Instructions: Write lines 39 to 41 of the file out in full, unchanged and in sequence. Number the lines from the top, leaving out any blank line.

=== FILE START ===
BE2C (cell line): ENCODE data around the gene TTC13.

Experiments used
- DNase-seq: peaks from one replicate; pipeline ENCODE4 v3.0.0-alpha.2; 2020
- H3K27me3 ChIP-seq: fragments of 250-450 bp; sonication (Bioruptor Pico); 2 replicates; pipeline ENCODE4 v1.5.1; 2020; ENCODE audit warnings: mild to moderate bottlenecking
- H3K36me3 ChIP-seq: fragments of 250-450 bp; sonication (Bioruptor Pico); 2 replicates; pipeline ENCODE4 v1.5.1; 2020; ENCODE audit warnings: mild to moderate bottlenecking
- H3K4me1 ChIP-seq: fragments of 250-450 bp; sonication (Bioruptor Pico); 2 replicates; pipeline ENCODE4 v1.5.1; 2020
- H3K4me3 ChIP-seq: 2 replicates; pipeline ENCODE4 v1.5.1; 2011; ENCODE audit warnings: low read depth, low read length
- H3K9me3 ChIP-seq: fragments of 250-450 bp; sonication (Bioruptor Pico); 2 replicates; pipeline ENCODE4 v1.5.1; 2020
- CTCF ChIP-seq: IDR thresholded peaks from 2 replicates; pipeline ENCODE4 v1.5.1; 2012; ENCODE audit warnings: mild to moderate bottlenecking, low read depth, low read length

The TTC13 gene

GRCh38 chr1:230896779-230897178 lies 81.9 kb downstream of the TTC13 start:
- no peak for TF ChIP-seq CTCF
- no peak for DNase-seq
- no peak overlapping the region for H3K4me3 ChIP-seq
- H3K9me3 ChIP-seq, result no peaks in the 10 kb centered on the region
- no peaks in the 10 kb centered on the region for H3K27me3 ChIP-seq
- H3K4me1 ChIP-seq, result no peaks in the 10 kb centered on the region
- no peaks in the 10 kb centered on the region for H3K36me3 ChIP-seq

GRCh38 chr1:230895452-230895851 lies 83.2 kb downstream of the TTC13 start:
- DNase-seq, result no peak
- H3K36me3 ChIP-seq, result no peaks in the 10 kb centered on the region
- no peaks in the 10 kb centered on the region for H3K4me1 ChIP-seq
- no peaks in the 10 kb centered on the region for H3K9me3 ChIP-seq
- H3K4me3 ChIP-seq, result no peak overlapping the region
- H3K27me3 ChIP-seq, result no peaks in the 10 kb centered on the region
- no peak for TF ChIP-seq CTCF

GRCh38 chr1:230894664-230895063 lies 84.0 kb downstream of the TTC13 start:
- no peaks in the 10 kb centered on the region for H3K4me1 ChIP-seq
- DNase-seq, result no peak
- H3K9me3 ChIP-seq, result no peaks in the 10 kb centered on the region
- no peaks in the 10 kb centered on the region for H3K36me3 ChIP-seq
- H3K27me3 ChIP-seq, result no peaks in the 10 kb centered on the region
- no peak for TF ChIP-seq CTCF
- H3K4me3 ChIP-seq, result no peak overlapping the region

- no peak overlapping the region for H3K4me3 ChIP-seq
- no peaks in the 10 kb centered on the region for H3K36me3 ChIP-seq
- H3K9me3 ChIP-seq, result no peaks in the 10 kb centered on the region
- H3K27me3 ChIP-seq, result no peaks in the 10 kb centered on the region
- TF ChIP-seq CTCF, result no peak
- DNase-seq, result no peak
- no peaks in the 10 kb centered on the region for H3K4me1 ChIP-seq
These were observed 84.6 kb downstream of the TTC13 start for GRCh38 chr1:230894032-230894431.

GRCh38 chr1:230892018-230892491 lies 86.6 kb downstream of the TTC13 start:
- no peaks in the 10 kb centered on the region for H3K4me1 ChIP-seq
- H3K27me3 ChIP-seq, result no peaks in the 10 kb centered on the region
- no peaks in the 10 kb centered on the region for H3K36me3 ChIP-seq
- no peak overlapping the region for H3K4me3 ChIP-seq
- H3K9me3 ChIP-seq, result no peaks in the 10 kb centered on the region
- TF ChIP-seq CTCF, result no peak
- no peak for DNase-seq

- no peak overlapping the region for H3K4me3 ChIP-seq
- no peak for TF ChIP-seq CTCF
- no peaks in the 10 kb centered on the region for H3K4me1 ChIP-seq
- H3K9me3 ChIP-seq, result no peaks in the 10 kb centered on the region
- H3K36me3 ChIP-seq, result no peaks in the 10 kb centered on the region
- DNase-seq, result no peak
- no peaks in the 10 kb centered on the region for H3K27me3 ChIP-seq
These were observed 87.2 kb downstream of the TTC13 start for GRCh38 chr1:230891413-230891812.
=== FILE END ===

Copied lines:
- TF ChIP-seq CTCF, result no peak
- DNase-seq, result no peak
- no peaks in the 10 kb centered on the region for H3K4me1 ChIP-seq